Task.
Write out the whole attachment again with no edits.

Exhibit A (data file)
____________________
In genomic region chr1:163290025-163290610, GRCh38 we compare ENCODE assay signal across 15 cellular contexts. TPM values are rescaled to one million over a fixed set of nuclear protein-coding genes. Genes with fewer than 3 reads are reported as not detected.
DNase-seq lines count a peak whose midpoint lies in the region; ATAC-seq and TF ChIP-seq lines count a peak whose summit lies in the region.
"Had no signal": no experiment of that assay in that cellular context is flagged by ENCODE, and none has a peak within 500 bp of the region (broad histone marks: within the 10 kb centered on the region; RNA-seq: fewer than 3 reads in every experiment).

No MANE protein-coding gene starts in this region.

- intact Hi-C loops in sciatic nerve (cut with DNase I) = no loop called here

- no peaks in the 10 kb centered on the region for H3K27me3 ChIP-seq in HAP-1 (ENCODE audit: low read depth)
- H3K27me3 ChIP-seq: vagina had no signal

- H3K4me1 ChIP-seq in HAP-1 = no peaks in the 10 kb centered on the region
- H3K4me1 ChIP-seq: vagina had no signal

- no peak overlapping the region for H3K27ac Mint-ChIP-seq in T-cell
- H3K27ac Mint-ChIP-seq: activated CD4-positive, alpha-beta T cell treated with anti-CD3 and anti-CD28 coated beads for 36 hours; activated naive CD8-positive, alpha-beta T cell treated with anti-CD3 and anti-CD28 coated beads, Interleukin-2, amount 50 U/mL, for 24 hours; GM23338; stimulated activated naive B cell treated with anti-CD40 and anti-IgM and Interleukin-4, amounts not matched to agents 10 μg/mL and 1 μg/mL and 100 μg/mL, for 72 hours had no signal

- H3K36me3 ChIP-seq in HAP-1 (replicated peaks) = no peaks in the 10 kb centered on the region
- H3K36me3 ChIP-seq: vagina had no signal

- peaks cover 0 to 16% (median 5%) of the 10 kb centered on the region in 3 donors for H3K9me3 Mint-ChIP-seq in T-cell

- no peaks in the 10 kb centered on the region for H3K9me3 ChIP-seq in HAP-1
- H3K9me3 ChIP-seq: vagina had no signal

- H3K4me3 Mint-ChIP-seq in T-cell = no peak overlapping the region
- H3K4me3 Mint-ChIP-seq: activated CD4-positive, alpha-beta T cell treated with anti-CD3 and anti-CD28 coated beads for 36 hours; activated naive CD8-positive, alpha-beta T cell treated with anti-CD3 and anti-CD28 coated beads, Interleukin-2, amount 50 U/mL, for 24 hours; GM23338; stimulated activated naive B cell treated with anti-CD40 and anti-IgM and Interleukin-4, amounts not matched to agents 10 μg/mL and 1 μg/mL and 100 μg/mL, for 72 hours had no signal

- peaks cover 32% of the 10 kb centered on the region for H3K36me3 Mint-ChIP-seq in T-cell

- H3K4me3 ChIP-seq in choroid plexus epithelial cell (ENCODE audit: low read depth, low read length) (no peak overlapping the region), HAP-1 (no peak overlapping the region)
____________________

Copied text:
In genomic region chr1:163290025-163290610, GRCh38 we compare ENCODE assay signal across 15 cellular contexts. TPM values are rescaled to one million over a fixed set of nuclear protein-coding genes. Genes with fewer than 3 reads are reported as not detected.
DNase-seq lines count a peak whose midpoint lies in the region; ATAC-seq and TF ChIP-seq lines count a peak whose summit lies in the region.
"Had no signal": no experiment of that assay in that cellular context is flagged by ENCODE, and none has a peak within 500 bp of the region (broad histone marks: within the 10 kb centered on the region; RNA-seq: fewer than 3 reads in every experiment).

No MANE protein-coding gene starts in this region.

- intact Hi-C loops in sciatic nerve (cut with DNase I) = no loop called here

- no peaks in the 10 kb centered on the region for H3K27me3 ChIP-seq in HAP-1 (ENCODE audit: low read depth)
- H3K27me3 ChIP-seq: vagina had no signal

- H3K4me1 ChIP-seq in HAP-1 = no peaks in the 10 kb centered on the region
- H3K4me1 ChIP-seq: vagina had no signal

- no peak overlapping the region for H3K27ac Mint-ChIP-seq in T-cell
- H3K27ac Mint-ChIP-seq: activated CD4-positive, alpha-beta T cell treated with anti-CD3 and anti-CD28 coated beads for 36 hours; activated naive CD8-positive, alpha-beta T cell treated with anti-CD3 and anti-CD28 coated beads, Interleukin-2, amount 50 U/mL, for 24 hours; GM23338; stimulated activated naive B cell treated with anti-CD40 and anti-IgM and Interleukin-4, amounts not matched to agents 10 μg/mL and 1 μg/mL and 100 μg/mL, for 72 hours had no signal

- H3K36me3 ChIP-seq in HAP-1 (replicated peaks) = no peaks in the 10 kb centered on the region
- H3K36me3 ChIP-seq: vagina had no signal

- peaks cover 0 to 16% (median 5%) of the 10 kb centered on the region in 3 donors for H3K9me3 Mint-ChIP-seq in T-cell

- no peaks in the 10 kb centered on the region for H3K9me3 ChIP-seq in HAP-1
- H3K9me3 ChIP-seq: vagina had no signal

- H3K4me3 Mint-ChIP-seq in T-cell = no peak overlapping the region
- H3K4me3 Mint-ChIP-seq: activated CD4-positive, alpha-beta T cell treated with anti-CD3 and anti-CD28 coated beads for 36 hours; activated naive CD8-positive, alpha-beta T cell treated with anti-CD3 and anti-CD28 coated beads, Interleukin-2, amount 50 U/mL, for 24 hours; GM23338; stimulated activated naive B cell treated with anti-CD40 and anti-IgM and Interleukin-4, amounts not matched to agents 10 μg/mL and 1 μg/mL and 100 μg/mL, for 72 hours had no signal

- peaks cover 32% of the 10 kb centered on the region for H3K36me3 Mint-ChIP-seq in T-cell

- H3K4me3 ChIP-seq in choroid plexus epithelial cell (ENCODE audit: low read depth, low read length) (no peak overlapping the region), HAP-1 (no peak overlapping the region)